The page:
However, taking a deeper dive is where we see the major changes that are taking place as the result of a move to Drupal 8. Probably the most significant underlying framework change is the decision to refactor a large portion of the core code base to utilize Symfony components. Symfony is a robust and stable PHP framework that offers a lot of built in functionality out of the box. It has a large and diverse set of components that will be able to be utilized by developers who are looking to add custom functionality via contrib or custom modules. In addition, teams who are adding to core Drupal for version 9 and beyond can use these components. While I believe this move to Symfony is a great one from a technical perspective, it does present some challenges to the developer community in regards to how modules, and extension of core Drupal functionality in general, are coded.

One of the most immediately identifiable changes in the way that module development will change is the adoption of YAML (YAML Ain’t Markup Language) as the means of specifying custom additions to Drupal. Some of these changes might be menu routes, system configuration settings, or general information about a custom module itself. This adoption of YAML is an integral part of the Configuration Management Initiative that looks to move away from the concept of storing configuration in a combination of code and database records, such as using features, to a purely code based approach. For instance, gone are the days of adding menu paths via implementing “hook_menu” in your module, which are then created as records in the “menu_router” table. In Drupal 8, you will specify custom menu paths in a “module_name.routing.yml” file. Also, gone is the “module_name.info file,” replaced by the “module_name.info.yml.” Bear in mind, though, the key information contained within this YAML file hasn’t changed, it’s just a different, more robust way of specifying this information.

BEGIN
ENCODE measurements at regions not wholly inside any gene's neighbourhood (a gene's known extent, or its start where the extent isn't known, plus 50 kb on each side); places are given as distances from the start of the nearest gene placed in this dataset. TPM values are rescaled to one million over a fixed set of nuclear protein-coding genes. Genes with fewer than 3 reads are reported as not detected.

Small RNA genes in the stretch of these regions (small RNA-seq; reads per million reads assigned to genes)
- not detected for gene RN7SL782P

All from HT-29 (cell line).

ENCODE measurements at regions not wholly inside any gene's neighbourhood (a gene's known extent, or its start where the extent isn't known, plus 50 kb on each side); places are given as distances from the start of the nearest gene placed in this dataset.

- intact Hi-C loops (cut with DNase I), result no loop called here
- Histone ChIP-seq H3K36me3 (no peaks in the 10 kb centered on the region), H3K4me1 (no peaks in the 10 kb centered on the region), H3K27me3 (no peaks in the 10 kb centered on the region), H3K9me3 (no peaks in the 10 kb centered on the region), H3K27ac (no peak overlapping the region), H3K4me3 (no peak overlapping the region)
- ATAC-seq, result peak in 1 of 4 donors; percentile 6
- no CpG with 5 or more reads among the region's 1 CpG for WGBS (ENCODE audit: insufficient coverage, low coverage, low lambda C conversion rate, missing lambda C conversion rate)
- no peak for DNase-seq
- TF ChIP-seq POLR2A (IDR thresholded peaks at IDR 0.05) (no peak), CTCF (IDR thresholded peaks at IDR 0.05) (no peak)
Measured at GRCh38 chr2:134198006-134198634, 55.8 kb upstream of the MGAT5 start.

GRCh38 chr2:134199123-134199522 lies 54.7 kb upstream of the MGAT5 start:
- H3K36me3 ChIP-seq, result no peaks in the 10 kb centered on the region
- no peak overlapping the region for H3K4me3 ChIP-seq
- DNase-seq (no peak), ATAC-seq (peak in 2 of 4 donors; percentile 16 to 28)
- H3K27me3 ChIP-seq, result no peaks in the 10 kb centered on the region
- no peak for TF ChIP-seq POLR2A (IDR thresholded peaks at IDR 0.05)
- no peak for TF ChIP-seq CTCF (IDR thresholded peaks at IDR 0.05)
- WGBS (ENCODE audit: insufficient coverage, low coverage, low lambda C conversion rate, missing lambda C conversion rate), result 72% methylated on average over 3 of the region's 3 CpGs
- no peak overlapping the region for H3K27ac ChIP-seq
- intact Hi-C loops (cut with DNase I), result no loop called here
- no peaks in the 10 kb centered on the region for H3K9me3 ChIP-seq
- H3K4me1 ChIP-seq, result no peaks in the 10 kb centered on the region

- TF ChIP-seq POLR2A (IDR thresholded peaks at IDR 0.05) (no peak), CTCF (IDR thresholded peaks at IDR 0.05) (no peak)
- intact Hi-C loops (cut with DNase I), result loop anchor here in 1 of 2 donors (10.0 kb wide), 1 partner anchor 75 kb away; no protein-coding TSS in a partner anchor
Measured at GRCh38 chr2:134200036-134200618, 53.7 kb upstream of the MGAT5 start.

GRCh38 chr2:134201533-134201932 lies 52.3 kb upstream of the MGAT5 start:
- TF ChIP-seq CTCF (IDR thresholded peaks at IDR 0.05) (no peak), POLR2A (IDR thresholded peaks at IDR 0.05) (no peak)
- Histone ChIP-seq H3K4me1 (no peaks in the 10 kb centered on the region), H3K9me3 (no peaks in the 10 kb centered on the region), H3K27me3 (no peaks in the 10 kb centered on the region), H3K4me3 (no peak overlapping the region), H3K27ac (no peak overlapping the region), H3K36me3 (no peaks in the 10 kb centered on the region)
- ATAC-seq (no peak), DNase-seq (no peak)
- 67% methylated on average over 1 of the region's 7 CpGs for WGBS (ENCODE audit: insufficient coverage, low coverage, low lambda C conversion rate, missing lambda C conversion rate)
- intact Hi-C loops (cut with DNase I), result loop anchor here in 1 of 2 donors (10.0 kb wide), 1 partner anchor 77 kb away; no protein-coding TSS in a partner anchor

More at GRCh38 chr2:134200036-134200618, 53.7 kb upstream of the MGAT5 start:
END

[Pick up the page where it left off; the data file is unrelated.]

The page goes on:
Another Symfony related change that will become quickly apparent to theme developers is the abandoning of the PHPTemplate engine, in favor of the newer, and more flexible, Twig template engine. Anthony Ringoet gives a good overview on the changes, from a Drupal perspective, between PHPTemplate and Twig, and how to go about converting “tpl.php” files in an existing theme to the new “html.twig” format. At its most basic level, this involves a change in delimiters between the two formats, but a more significant change is that Twig doesn’t allow a themer to put custom PHP code directly in a template file. Rather, a developer/themer will need to put any “heavy lifting” PHP in the theme using the more conventional “theme_preprocess” hook. This is a good thing, as it more rigorously enforces the separation of functionality and presentation.

In summary, Drupal 8 looks to offer many exciting new opportunities for developers, as well as a more robust and performance base architecture (via the adoption of Symfony) that will only allow Drupal to grow and improve going forward. While these underlying changes do require some substantial changes as to how modules are structured and developed, the associated improvements are far and away worth this effort.


A New Kind of Demo Reel

Developing a good presentation can be challenging. We thought, “wouldn’t it be cool if we could combine both the informative power of video as well as the engaging power of a live presentation?” Well, we did it using three Apple iPads and their bluetooth capabilities. The iPad provides a uniquely personal (and somewhat sexy) presentation platform using Bluetooth to synchronize the three devices and broadcast the sound to an external speaker. Each device has a video which makes up a third of an originally very large After Effects composition. Add a little choreography and voilà: a new kind of “demo reel.” Check it out:

See what others are saying about our iPad demo: